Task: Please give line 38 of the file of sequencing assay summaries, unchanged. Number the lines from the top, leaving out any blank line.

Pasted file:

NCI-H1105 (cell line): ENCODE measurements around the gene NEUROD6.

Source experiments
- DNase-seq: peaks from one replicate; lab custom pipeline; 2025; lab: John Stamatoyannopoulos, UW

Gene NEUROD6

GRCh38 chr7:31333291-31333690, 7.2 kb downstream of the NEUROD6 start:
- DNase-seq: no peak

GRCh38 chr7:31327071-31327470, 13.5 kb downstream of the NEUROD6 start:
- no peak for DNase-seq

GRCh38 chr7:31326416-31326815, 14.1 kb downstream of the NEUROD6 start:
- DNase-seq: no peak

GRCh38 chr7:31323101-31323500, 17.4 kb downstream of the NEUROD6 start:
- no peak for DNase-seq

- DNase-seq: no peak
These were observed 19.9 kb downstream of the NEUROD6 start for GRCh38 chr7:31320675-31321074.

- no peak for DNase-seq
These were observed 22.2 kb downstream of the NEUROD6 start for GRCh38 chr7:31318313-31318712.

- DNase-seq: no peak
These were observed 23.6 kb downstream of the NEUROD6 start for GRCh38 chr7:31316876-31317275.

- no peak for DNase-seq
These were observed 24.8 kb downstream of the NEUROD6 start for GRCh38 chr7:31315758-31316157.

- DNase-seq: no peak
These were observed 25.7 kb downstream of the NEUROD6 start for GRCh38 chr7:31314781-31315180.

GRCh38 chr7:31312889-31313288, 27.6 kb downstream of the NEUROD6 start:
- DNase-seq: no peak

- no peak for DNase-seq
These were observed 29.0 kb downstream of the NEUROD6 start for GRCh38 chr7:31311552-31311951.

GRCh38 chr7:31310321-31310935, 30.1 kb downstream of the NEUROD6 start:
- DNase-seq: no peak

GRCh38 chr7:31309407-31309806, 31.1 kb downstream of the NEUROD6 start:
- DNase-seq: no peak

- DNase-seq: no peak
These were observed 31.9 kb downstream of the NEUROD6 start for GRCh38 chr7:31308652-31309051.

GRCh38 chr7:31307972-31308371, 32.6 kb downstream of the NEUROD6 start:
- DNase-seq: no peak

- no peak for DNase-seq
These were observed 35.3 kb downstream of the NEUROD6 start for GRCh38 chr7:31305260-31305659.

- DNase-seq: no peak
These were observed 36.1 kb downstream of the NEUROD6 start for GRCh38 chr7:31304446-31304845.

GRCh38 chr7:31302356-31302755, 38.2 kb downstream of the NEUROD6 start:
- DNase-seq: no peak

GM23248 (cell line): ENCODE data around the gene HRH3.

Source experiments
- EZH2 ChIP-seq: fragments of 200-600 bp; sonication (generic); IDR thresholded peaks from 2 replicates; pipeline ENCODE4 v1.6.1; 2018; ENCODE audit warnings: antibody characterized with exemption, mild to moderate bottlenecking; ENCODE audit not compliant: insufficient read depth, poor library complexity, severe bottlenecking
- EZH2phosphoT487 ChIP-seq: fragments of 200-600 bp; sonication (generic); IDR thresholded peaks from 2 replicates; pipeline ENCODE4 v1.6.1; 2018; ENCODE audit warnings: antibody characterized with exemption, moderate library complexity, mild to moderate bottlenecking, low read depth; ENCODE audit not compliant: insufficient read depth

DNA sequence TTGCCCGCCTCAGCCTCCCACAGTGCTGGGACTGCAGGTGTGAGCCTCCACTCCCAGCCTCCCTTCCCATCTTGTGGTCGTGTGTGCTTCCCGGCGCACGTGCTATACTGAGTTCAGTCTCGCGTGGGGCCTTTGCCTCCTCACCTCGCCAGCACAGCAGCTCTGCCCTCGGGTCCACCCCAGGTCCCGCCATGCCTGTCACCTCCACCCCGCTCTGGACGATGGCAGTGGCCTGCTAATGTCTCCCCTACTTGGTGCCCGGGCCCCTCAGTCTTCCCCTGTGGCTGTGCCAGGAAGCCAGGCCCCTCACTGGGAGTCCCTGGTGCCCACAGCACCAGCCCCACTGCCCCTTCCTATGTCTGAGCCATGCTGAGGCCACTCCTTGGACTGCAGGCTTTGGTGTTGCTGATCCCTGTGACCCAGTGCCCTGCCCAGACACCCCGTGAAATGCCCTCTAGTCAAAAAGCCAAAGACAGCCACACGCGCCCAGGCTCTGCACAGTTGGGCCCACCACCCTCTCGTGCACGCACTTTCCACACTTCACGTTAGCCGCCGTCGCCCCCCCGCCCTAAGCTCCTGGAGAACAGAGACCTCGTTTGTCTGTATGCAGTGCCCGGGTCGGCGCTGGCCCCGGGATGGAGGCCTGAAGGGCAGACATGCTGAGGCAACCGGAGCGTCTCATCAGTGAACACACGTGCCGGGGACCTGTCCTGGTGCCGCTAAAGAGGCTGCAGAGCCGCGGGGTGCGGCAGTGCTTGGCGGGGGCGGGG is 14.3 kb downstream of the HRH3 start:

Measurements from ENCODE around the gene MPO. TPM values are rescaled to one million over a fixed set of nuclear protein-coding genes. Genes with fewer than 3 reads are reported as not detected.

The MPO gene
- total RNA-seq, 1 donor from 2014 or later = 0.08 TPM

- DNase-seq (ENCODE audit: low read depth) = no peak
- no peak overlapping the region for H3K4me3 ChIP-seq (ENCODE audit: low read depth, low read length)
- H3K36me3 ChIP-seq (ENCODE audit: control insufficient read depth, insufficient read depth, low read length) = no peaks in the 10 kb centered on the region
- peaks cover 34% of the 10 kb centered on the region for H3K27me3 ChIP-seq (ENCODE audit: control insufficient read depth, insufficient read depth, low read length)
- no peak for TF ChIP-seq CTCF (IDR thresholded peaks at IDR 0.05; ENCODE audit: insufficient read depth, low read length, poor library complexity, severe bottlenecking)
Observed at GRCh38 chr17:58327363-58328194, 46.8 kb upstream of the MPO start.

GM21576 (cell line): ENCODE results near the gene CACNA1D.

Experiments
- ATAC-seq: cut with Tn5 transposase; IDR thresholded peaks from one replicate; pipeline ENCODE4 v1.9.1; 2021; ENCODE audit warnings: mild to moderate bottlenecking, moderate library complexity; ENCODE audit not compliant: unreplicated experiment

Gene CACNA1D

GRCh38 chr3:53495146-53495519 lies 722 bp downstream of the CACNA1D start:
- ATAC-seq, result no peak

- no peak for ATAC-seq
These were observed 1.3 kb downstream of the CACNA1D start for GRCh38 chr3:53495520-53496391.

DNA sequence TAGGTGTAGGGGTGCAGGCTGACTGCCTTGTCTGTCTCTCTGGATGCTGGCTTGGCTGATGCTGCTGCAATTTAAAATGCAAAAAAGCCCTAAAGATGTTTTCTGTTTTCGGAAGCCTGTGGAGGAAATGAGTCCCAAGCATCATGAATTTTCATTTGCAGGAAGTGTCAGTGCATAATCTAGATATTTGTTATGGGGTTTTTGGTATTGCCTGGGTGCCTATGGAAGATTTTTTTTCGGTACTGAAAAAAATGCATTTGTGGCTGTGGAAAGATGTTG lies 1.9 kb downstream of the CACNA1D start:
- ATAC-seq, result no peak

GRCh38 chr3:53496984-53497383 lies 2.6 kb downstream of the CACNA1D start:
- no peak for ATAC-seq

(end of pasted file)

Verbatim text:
These were observed 36.1 kb downstream of the NEUROD6 start for GRCh38 chr7:31304446-31304845.